Search Results for "Rock"

Stream The Dirty Nil “You’re Welcome 1” EP

The Dirty Nil will be spending the summer releasing digital singles of cover songs, in a series titled, “You’re Welcome”. The first volume is out now, featuring covers of “So Busted” by Culture Abuse and “Head On” by the Jesus And Mary Chain.

The single is now available and streaming on Apple Music and Spotify.



DS Photo Gallery: Lucero Family Block Party 2019 (w/Austin Lucas, Will Hoge, Ben Abney and Blackberry Smoke)

If you’re a fan and follower of Lucero, you’re no doubt aware that the chance for inclement weather surrounding the band’s Family Block Party, an annual day-long outdoor festival held at Minglewood Hall in their hometown of Memphis, Tennesee, is generally somewhere in the neighborhood of 100%. In fact, the trend dates back to pre-Block Party years, when they held a similarly themed Family Picnic in frontman Ben Nichols’ birthplace of Little Rock, Arkansas. And so it was no surprise when a daily check of the weather forecast last week devolved from “hey, this doesn’t look too bad,” to “oh well, bring a poncho” to “oh my god, we might get a tornado” in the lead-up to Saturday’s festivities. And while no tornadoes touched down in Memphis (the closest did, however, make a deadly appearance a couple hour drive down the road into Mississippi), Saturday did bring with it a deluge and thunderstorm of nearly Biblical proportions, causing more than a few game-time decisions, a bunch of mad merch-table dashes, and an altered venue and lineup that made for perhaps the most unique – and most classically-Lucero – Block Party to date.

Local musician Ben Abney and his band, The Hurts, were due to kick off festivities in the mid-afternoon on the stage set up in Minglewood Hall’s adjacent parking lot amidst the myriad merch tents and craft beer and food vendors, and they did just that to a crowd that was admittedly thin as a result of weather-phobic late arrivers that may or may not have included yours truly. It was from here that all hell proceeded to break proverbially loose, as the rain continued to fall harder and harder and was accompanied by frequent local thunder and lightning. There are rules surrounding lightning strikes and electrical equipment, and I’m not going to pretend to be enough of an electrical engineer to understand them. What I do know is that there was a stage full of instruments and backline equipment and the venue’s main PA and soundboard equipment were sitting in the middle of a parking lot that was rapidly turning into a pond. All of it, due to the severity of the storm, was untouchable. So as the vendors and merch crews broke down their displays and lugged everything inside at breakneck speed, the actual “show” people came to see had stalled out; more tickets had been sold than the 1600 capacity indoor venue could accommodate, and there was no real sound equipment from which to hear anybody anyway, so the next ninety-or-so minutes consisted of a club’s worth of people wondering what, exactly, would happen next.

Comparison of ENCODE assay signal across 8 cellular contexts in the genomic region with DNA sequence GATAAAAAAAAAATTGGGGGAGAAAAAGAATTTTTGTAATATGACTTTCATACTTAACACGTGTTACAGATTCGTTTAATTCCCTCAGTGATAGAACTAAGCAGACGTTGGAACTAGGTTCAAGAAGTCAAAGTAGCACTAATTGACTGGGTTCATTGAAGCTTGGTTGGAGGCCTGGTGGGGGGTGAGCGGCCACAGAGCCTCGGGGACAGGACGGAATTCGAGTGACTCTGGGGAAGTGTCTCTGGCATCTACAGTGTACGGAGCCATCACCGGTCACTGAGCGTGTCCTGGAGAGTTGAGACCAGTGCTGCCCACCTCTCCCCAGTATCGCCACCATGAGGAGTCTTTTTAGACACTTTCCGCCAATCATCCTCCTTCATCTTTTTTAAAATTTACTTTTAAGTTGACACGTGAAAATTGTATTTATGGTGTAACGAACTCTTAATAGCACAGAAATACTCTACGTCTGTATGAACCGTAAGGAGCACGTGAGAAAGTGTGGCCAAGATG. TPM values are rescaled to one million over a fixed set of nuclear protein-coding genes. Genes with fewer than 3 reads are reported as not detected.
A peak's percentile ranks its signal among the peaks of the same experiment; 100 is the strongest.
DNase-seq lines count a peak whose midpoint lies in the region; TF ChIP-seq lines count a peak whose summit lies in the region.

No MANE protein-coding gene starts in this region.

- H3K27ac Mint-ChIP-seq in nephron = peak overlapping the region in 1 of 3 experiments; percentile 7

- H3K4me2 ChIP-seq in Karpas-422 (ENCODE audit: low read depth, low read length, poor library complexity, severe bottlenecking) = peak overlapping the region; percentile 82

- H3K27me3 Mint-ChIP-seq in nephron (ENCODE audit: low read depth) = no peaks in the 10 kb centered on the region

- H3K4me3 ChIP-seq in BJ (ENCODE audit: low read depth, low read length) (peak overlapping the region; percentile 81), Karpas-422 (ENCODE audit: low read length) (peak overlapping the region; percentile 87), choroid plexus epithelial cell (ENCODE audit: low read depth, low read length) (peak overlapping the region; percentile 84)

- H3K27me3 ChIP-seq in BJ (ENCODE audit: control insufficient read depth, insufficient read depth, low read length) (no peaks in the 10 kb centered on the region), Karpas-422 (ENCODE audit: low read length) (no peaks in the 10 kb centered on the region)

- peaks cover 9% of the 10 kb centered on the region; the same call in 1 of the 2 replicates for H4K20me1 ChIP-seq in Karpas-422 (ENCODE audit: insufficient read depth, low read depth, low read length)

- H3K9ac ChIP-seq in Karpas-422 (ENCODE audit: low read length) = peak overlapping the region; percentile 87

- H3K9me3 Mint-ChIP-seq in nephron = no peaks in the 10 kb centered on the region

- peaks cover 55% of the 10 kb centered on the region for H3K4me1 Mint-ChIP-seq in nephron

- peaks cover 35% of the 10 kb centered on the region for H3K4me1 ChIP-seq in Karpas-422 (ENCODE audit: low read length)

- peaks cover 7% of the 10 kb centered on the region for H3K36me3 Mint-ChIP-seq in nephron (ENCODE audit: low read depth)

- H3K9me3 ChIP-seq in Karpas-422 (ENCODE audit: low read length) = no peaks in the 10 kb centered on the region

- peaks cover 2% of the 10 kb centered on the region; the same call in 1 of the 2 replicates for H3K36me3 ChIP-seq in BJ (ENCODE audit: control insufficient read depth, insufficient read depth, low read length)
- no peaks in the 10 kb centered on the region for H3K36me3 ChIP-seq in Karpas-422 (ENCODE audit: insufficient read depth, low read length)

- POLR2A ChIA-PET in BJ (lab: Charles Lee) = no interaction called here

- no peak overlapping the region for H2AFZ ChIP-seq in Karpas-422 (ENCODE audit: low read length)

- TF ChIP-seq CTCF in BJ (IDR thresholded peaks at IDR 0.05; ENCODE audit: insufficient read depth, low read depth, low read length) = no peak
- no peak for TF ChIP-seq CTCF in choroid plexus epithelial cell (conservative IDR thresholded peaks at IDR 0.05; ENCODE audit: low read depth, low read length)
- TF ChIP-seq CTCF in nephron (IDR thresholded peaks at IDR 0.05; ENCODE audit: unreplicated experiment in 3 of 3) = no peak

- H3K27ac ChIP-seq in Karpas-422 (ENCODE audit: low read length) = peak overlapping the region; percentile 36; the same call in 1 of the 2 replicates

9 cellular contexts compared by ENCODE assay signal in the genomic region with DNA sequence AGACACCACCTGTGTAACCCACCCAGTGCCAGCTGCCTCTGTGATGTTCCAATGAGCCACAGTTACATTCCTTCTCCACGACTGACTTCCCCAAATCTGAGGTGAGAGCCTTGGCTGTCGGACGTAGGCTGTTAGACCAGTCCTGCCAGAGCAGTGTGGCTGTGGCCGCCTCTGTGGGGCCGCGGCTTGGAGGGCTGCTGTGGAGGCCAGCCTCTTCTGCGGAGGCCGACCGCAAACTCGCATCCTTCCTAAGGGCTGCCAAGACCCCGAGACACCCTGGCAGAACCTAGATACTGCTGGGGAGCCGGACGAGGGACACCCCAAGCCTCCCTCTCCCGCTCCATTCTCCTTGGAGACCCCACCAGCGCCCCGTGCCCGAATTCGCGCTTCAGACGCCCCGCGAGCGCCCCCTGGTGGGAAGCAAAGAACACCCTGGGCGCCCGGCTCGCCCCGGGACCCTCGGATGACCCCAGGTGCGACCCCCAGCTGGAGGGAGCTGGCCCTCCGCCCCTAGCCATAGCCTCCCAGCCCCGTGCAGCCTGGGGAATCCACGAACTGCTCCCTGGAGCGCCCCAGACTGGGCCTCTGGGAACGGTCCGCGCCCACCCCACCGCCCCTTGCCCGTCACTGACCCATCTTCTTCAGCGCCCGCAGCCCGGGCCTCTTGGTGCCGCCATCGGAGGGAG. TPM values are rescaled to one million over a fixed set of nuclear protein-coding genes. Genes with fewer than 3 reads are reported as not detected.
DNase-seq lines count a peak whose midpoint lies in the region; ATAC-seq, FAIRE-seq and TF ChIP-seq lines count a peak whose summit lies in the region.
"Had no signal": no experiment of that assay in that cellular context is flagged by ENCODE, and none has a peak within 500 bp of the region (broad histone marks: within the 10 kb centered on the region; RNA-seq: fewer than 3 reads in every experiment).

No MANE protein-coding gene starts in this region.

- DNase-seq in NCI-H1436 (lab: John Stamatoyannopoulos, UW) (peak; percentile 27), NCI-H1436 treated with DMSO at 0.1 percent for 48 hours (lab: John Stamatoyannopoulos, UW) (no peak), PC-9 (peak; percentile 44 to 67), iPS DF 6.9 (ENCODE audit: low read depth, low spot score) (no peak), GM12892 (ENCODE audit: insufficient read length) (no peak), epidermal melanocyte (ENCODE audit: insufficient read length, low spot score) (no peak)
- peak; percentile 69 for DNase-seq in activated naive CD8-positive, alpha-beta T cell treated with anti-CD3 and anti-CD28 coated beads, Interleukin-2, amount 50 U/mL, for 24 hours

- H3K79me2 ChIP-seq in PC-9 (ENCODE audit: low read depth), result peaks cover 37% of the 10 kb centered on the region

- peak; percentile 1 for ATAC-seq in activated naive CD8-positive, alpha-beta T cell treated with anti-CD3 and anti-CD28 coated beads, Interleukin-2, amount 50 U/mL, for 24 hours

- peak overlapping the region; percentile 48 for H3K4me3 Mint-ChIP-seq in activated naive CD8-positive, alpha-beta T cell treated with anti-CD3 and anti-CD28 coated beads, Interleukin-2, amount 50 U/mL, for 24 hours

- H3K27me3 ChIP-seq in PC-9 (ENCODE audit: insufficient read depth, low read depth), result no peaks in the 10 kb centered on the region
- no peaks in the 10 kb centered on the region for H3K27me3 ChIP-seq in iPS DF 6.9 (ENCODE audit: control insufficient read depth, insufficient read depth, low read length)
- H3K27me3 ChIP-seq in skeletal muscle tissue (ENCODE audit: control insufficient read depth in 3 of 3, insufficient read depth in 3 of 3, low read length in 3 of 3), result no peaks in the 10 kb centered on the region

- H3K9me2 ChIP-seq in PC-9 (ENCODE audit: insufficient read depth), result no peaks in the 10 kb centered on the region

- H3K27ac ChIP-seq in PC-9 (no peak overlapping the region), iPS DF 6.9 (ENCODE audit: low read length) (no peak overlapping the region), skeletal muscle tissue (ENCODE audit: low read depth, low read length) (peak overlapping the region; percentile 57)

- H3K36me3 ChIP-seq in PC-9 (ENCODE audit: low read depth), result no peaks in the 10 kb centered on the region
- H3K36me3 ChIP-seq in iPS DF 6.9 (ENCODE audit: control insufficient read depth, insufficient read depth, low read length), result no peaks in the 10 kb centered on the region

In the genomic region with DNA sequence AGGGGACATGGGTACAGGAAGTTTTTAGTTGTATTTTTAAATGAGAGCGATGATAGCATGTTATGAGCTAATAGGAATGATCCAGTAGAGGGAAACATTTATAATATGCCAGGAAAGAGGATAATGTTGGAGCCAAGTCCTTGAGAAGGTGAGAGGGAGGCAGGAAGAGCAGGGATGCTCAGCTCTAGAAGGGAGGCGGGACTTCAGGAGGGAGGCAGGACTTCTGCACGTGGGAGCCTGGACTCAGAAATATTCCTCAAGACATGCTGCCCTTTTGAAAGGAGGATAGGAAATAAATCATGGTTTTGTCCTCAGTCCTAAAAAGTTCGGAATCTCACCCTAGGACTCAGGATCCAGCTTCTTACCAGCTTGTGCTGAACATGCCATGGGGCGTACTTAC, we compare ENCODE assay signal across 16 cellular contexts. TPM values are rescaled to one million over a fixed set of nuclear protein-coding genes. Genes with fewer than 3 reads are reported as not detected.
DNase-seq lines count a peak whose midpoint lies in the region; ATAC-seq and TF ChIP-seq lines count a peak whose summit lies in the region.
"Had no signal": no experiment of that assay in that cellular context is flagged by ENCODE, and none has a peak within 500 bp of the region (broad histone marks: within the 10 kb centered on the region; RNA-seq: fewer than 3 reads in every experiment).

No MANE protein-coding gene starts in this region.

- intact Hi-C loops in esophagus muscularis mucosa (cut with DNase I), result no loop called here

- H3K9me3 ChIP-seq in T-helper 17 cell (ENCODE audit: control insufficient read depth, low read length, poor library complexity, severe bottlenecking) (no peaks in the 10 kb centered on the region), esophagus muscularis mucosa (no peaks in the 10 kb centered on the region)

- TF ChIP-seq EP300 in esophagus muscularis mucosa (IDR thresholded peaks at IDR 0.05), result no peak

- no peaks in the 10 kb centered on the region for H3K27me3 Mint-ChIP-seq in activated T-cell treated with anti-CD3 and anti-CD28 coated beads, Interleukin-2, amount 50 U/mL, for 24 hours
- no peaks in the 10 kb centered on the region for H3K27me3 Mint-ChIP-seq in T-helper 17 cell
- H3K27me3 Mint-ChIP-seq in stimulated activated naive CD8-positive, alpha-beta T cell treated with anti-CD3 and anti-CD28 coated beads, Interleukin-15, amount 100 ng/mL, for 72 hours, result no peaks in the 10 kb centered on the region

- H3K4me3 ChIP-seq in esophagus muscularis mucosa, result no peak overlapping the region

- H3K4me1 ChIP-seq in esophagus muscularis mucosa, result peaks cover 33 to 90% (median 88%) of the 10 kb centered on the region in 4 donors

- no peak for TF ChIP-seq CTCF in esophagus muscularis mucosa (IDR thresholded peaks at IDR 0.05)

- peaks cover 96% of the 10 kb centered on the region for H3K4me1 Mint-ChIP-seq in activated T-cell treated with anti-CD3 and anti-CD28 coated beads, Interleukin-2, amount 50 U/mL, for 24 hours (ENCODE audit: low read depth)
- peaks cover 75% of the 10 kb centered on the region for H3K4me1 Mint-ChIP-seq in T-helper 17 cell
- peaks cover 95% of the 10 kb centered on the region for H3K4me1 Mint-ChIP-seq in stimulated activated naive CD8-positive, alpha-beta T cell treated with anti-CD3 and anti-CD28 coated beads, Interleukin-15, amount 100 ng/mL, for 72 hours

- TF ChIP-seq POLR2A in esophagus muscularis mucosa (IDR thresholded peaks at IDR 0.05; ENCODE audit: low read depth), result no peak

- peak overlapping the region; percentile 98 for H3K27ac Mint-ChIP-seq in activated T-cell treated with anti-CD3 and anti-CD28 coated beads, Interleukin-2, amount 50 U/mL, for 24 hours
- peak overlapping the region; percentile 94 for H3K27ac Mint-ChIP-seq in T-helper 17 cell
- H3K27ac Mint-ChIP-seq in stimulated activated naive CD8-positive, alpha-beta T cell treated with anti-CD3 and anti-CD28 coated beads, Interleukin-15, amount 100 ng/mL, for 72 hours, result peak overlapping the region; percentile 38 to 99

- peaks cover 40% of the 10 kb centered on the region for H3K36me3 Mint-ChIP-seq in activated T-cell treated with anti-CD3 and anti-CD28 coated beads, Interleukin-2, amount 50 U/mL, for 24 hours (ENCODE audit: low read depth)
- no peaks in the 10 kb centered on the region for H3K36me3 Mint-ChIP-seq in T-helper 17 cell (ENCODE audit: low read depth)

What happened next could have been…well…ugly. The bars were open and the food was located outside and across the parking lot from the venue. Couple that with a lack of discernible information about how things were going to proceed and you had an equation that could have gone rather poorly. Slowly but surely, however, the night turned pretty special. The Mighty Souls Brass Band, who’d been slated to make a few between-set appearances strolling through the outdoor grounds, brought their New Orleans-via-Memphis brass sound indoors to help keep the crowd fired up on the music at hand. Finally, Austin Lucas, who’d been slated to play the outdoor stage next up, accompanied by a full band, grabbed an acoustic guitar, made his way to the front of the stage area in the main concert hall at Minglewood, and belted out a handful of tunes not only unplugged but un-mic’d, accompanied by only the crowd that had started to gather once they realized something was happening. It’s worth mentioning that Lucas had played a full-band show in the UK the night before, hopped a flight back to the States, and made it to Memphis about an hour before he was supposed to play. Had the show gone as planned, his performance would have been impressive; as it turned out given the circumstances, it was downright Herculean.